GAINESVILLE, Fla. (CN) – A county courthouse just outside the Florida panhandle does not have to remove a display of the Ten Commandments from its steps while the 11th Circuit considers an appeal of the order to remove it, a federal judge ruled.
The American Civil Liberties Union of Florida sued Dixie County when a local businessman won approval to place a monument displaying the Ten Commandments on the courthouse steps.
According to the complaint, the 5-feet tall granite monument, which was installed in November 2006, sits alone on the front steps, directly under the Dixie County Courthouse title. In addition to the Ten Commandments, it features the inscription “Love God and Keep His Commandments.”
The ACLU called the display “an unconstitutional endorsement of religion by Dixie County,” asserting that it violated the Establishment Clause. But the county argued that the display was protected as private speech since it was not commissioned or owned by the government.
In August 2008, a federal judge agreed that the local ACLU had standing to sue. Shortly thereafter, Dixie approved a set of “monument placement guidelines” meant to dissociate the county from any courthouse steps displays. The guidelines required Dixie residents and organizations applying for monument permits to display a disclaimer on the courthouse steps, stating that the county did not endorse the monuments or the message they conveyed. Monument owners are also now required to post a bond of up to $50,000 and obtain general liability insurance coverage of $5 million.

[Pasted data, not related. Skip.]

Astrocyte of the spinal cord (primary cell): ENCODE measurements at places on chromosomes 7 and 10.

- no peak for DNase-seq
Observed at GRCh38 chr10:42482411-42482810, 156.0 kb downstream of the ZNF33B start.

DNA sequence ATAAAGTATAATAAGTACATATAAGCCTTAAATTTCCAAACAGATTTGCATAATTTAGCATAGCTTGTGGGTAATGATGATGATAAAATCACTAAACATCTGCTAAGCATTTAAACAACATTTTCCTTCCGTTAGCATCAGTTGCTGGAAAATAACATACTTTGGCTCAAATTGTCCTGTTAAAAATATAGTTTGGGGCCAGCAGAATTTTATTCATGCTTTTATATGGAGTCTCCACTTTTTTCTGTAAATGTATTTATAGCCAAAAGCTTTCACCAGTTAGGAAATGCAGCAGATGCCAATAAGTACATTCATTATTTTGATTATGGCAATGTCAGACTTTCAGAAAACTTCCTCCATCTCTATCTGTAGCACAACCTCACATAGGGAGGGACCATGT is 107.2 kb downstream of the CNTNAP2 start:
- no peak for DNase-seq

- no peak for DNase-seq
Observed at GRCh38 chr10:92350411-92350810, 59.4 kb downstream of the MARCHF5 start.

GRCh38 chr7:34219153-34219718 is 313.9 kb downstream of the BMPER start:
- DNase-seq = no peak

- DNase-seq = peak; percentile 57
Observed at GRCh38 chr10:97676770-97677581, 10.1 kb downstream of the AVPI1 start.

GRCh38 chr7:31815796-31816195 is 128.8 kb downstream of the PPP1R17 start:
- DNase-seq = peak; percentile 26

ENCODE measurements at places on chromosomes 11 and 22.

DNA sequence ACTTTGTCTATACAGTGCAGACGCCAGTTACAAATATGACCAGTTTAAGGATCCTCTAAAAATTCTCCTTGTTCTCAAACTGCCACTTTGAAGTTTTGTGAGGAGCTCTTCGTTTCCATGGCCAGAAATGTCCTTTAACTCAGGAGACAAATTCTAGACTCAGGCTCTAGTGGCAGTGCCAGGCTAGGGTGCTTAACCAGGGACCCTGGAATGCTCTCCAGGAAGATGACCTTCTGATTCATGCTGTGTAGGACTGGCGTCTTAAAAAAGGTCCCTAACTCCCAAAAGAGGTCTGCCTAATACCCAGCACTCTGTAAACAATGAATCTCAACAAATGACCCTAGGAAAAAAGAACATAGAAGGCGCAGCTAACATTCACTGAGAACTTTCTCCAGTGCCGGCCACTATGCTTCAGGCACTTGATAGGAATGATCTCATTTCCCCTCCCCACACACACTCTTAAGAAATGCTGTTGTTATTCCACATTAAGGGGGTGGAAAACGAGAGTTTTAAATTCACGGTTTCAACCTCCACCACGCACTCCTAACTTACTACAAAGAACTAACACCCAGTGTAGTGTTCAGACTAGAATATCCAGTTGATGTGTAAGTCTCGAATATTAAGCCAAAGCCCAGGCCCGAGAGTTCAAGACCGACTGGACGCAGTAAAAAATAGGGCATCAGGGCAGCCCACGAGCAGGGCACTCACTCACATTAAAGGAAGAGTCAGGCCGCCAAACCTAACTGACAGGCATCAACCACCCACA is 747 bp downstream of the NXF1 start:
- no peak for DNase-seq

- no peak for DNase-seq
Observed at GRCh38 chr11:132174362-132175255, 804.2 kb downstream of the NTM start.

In spite of these measures, however, Dixie never required the owner of the Ten Commandments display to post a bond or obtain insurance, according to the complaint.
At this point, the county installed a notice on the monument that attributed ownership to its private sponsor.
But U.S. District Judge Maurice Paul concluded last month that these facts were not enough to establish that the monument was purely private speech.
The court also rejected the county’s argument that the Ten Commandments display was not permanent because it was not anchored to the stone of the courthouse steps, and therefore did not imply government endorsement.
“The monument in question weighs 12 thousand pounds, has been there for three years, and Dixie County has no plans to move it,” the 13-page ruling states. “In fact, Dixie County has defended this lawsuit with the objective of maintaining the monument’s current location.”
“Despite the actual ownership of the monument, the location and permanent nature of the display make it clear to all reasonable observers that Dixie County chooses to be associated with the message being conveyed,” Paul added.
The court also found that the context and location of the display clearly established Dixie County’s endorsement of its religious message.
The fact that the ACLU challenged the monument just two months after it was installed is further proof that the display was associated with the county and its efforts to “promote religion over nonreligion,” according to the July 15 ruling.
Paul directed the county to remove the display within 30 days, but he agreed to stay that order on Monday because Dixie County has appealed to the 11th Circuit. “Staying injunctions pending appeal is particularly appropriate where, as here, doing so would preserve the status quo” without harming the interested parties or the public, the latest decision states.